JAM | Feb 8, 2023

Lack of public education caused public uproar over new road traffic regulations, says Phillips

Tamoy Ashman

Tamoy Ashman / Our Today

Reading Time: 3 minutes
Mikael Phillip, opposition spokesman on transport.

Mikael Phillips, opposition spokesperson on Transport, has blamed a lack of public education for the recent public backlash against the regulations under the new Road Traffic Act.

Phillips was speaking in response to new amendments to the law governing the use of restraint systems for transporting children, revealed Transport and Mining Minister Audley Shaw in Parliament yesterday (February 7).

The amendments were coming after taxi operators and the public expressed concern that the child restraint regulation, which requires a car seat in order to transport infants and young children in a public passenger vehicle, is an unrealistic expectation.

“If public education was done, in the way that we expected public education to take place then a matter like this could have been dealt with a long time ago,” said Phillips.

He added that “many of what is now in the new Act was already in law before but was not enforced and many members of the public didn’t know”.

Pointing to Regulation 249 (5) of the new Act, which states that using any vehicle to tow a car other than a tow truck on a toll road carries a J$20,000 fine, Phillips stated this was just one example of an offence that already existed but was not commonly known among members of the public.

He then said that the Opposition welcomed the amendments to the Act, but that the Government and the Opposition have a responsibility to ensure that the public is safe and more public education is needed.

Under the new Road Traffic Act, which took effect on February 1, it is an offence to transport a child without the use of a restraint system, which carries a fine of $5,000.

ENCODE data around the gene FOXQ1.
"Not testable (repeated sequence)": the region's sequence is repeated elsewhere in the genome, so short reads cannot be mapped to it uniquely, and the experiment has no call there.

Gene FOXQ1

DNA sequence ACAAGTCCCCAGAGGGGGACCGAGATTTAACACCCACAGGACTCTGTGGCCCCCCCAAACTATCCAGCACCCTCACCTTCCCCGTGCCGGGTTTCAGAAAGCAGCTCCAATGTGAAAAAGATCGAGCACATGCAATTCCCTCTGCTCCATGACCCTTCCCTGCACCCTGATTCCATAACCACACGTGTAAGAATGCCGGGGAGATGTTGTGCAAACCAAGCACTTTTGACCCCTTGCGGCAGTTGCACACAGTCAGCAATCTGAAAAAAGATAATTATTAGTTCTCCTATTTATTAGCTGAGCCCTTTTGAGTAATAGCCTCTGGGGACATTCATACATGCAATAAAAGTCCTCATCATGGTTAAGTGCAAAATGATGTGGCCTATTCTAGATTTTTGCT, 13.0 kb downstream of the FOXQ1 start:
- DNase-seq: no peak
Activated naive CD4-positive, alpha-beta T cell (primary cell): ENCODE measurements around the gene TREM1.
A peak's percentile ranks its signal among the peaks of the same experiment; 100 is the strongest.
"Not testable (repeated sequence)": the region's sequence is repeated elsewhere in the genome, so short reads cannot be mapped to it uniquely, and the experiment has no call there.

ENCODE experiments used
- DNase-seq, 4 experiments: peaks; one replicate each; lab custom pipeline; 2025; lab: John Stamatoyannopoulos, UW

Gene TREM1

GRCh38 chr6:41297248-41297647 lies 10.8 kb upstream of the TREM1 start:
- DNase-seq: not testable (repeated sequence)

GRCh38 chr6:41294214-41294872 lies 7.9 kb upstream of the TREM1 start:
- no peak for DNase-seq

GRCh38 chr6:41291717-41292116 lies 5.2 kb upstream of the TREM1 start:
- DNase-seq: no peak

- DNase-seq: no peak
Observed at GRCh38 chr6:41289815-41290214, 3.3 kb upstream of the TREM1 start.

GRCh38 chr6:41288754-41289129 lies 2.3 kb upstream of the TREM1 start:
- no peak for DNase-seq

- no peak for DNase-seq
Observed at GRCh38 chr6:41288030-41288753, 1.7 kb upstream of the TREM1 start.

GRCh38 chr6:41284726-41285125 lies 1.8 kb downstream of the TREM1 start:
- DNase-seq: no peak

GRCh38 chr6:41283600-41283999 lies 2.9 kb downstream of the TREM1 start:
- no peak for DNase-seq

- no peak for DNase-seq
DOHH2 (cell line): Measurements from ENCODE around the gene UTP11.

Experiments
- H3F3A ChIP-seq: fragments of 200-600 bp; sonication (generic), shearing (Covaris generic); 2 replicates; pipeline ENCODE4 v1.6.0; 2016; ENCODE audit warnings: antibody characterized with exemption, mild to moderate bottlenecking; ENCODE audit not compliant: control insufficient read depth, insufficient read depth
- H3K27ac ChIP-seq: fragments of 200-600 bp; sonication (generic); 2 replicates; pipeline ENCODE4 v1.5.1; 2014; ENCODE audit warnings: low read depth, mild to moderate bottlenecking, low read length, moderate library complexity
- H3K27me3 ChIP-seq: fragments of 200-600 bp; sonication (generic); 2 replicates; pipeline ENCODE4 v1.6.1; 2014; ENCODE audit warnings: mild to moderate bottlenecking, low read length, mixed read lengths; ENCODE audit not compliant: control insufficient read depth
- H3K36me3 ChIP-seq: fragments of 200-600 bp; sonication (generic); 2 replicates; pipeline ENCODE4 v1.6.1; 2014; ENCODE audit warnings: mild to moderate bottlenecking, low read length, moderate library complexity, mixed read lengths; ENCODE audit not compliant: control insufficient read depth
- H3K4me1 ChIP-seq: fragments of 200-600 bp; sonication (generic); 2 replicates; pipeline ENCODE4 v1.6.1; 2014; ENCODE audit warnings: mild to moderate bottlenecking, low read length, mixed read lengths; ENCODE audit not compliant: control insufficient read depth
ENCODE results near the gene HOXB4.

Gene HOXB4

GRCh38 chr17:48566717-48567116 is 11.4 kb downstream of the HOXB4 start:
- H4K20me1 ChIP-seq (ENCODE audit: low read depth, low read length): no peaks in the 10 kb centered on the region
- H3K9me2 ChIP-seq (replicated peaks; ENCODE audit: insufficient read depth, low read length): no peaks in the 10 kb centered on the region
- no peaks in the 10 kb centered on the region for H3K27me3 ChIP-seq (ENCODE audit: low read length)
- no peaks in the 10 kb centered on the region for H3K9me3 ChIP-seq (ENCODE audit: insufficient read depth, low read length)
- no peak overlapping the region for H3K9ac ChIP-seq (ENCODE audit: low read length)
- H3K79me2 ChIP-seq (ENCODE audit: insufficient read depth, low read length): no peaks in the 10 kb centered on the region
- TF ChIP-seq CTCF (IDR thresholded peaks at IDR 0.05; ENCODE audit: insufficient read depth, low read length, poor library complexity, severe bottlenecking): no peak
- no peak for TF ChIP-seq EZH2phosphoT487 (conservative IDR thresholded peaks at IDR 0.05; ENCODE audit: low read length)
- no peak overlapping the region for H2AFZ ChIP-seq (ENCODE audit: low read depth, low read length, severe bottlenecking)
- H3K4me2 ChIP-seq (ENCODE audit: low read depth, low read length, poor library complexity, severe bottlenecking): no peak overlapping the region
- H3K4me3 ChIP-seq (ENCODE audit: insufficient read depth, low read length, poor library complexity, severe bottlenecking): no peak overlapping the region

The amendments to be made to the child restraint regulations for public passenger vehicles are as follows:

  • In the case of licensed public passenger cars or buses, children under one year must be restrained by an adult.
  • Children one – three year olds may travel with no restraint or be restrained by an adult.
  • Children three – six year olds may travel without restraint, restrained by an adult or a lap belt.
  • Children six – nine year olds may travel without restraint or with a lap belt.
  • Children over nine years old may travel without restraint, with a lap belt or a 3-point seat belt.
  • Only children who are of the weight and size to use an adult seatbelt are permitted to travel in the front passenger seat.
  • In addition, where an adult is restraining a child, the adult should not be in the front.
  • Children under one year old are to be restrained by an adult in all forms of transport.
  • All other children must be transported using appropriate restraint based on their size and weight.
  • In licensed taxis and buses, children are allowed to travel without restraint but where a lap belt is available, it should be used.
  • If a child is of the size to use an adult belt, this may be used if available.
  • In all instances, the driver must wear a seatbelt, whether operating privately or as public passengers.


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